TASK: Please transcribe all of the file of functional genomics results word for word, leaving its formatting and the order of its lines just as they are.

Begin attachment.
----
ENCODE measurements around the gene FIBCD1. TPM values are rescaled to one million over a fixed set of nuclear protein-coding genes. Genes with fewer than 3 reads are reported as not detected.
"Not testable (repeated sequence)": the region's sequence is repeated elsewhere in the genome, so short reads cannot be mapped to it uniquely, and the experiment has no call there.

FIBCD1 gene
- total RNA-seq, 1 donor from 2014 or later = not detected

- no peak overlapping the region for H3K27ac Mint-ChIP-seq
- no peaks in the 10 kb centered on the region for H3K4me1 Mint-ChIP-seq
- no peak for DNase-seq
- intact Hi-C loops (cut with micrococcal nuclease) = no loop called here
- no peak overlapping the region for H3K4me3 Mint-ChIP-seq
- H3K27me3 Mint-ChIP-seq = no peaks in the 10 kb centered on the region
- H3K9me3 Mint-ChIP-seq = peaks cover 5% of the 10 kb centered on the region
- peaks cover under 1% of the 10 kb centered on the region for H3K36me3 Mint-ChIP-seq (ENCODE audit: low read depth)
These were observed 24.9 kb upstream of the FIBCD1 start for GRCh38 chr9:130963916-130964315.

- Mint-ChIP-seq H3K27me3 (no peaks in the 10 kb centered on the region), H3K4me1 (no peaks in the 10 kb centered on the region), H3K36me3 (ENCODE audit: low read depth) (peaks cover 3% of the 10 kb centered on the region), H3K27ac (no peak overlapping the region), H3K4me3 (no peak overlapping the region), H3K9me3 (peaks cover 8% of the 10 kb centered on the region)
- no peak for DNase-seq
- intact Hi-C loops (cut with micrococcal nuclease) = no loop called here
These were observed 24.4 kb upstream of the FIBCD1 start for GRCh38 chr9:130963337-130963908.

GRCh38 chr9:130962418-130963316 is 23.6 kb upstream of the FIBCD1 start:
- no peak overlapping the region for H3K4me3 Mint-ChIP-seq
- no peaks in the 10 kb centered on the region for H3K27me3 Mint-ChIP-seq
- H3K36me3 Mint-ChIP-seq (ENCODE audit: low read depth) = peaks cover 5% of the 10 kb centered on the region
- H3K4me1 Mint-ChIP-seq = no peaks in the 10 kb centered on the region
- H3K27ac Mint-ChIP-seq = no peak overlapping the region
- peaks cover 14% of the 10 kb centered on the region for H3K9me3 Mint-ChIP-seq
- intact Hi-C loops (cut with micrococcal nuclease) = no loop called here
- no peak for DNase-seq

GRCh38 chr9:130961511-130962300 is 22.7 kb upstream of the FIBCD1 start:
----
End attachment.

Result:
ENCODE measurements around the gene FIBCD1. TPM values are rescaled to one million over a fixed set of nuclear protein-coding genes. Genes with fewer than 3 reads are reported as not detected.
"Not testable (repeated sequence)": the region's sequence is repeated elsewhere in the genome, so short reads cannot be mapped to it uniquely, and the experiment has no call there.

FIBCD1 gene
- total RNA-seq, 1 donor from 2014 or later = not detected

- no peak overlapping the region for H3K27ac Mint-ChIP-seq
- no peaks in the 10 kb centered on the region for H3K4me1 Mint-ChIP-seq
- no peak for DNase-seq
- intact Hi-C loops (cut with micrococcal nuclease) = no loop called here
- no peak overlapping the region for H3K4me3 Mint-ChIP-seq
- H3K27me3 Mint-ChIP-seq = no peaks in the 10 kb centered on the region
- H3K9me3 Mint-ChIP-seq = peaks cover 5% of the 10 kb centered on the region
- peaks cover under 1% of the 10 kb centered on the region for H3K36me3 Mint-ChIP-seq (ENCODE audit: low read depth)
These were observed 24.9 kb upstream of the FIBCD1 start for GRCh38 chr9:130963916-130964315.

- Mint-ChIP-seq H3K27me3 (no peaks in the 10 kb centered on the region), H3K4me1 (no peaks in the 10 kb centered on the region), H3K36me3 (ENCODE audit: low read depth) (peaks cover 3% of the 10 kb centered on the region), H3K27ac (no peak overlapping the region), H3K4me3 (no peak overlapping the region), H3K9me3 (peaks cover 8% of the 10 kb centered on the region)
- no peak for DNase-seq
- intact Hi-C loops (cut with micrococcal nuclease) = no loop called here
These were observed 24.4 kb upstream of the FIBCD1 start for GRCh38 chr9:130963337-130963908.

GRCh38 chr9:130962418-130963316 is 23.6 kb upstream of the FIBCD1 start:
- no peak overlapping the region for H3K4me3 Mint-ChIP-seq
- no peaks in the 10 kb centered on the region for H3K27me3 Mint-ChIP-seq
- H3K36me3 Mint-ChIP-seq (ENCODE audit: low read depth) = peaks cover 5% of the 10 kb centered on the region
- H3K4me1 Mint-ChIP-seq = no peaks in the 10 kb centered on the region
- H3K27ac Mint-ChIP-seq = no peak overlapping the region
- peaks cover 14% of the 10 kb centered on the region for H3K9me3 Mint-ChIP-seq
- intact Hi-C loops (cut with micrococcal nuclease) = no loop called here
- no peak for DNase-seq

GRCh38 chr9:130961511-130962300 is 22.7 kb upstream of the FIBCD1 start: